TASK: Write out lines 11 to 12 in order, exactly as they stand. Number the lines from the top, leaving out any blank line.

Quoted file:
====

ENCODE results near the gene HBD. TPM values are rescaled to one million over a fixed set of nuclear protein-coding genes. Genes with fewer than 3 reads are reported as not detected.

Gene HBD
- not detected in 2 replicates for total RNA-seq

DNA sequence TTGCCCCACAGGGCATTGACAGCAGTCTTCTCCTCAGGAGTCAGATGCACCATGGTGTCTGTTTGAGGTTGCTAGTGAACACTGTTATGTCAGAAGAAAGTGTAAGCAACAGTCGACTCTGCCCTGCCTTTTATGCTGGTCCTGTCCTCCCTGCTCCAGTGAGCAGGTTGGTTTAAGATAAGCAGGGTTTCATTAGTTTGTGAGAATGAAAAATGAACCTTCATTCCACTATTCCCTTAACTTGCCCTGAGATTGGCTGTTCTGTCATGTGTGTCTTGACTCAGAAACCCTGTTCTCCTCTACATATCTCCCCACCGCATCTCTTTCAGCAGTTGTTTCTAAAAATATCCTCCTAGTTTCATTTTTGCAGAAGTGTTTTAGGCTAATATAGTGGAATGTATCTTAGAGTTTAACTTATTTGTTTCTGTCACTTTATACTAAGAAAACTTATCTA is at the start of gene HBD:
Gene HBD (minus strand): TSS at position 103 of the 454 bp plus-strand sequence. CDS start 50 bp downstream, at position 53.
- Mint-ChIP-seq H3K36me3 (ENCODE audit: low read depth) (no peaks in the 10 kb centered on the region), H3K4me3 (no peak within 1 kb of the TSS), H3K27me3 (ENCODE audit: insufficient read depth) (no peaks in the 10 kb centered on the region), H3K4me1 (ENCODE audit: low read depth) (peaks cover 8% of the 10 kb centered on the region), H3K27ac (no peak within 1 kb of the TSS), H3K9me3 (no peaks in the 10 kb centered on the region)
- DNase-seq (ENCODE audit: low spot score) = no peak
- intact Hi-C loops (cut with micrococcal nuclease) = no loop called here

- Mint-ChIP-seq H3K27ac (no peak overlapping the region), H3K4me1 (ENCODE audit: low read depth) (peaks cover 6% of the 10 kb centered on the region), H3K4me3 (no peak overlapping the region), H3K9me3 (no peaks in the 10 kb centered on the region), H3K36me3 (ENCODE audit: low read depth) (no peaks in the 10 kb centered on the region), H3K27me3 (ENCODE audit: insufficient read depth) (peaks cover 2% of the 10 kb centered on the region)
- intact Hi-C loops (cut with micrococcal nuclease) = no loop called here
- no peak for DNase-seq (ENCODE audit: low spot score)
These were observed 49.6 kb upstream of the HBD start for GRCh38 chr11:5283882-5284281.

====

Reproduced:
- no peak for DNase-seq (ENCODE audit: low spot score)
These were observed 49.6 kb upstream of the HBD start for GRCh38 chr11:5283882-5284281.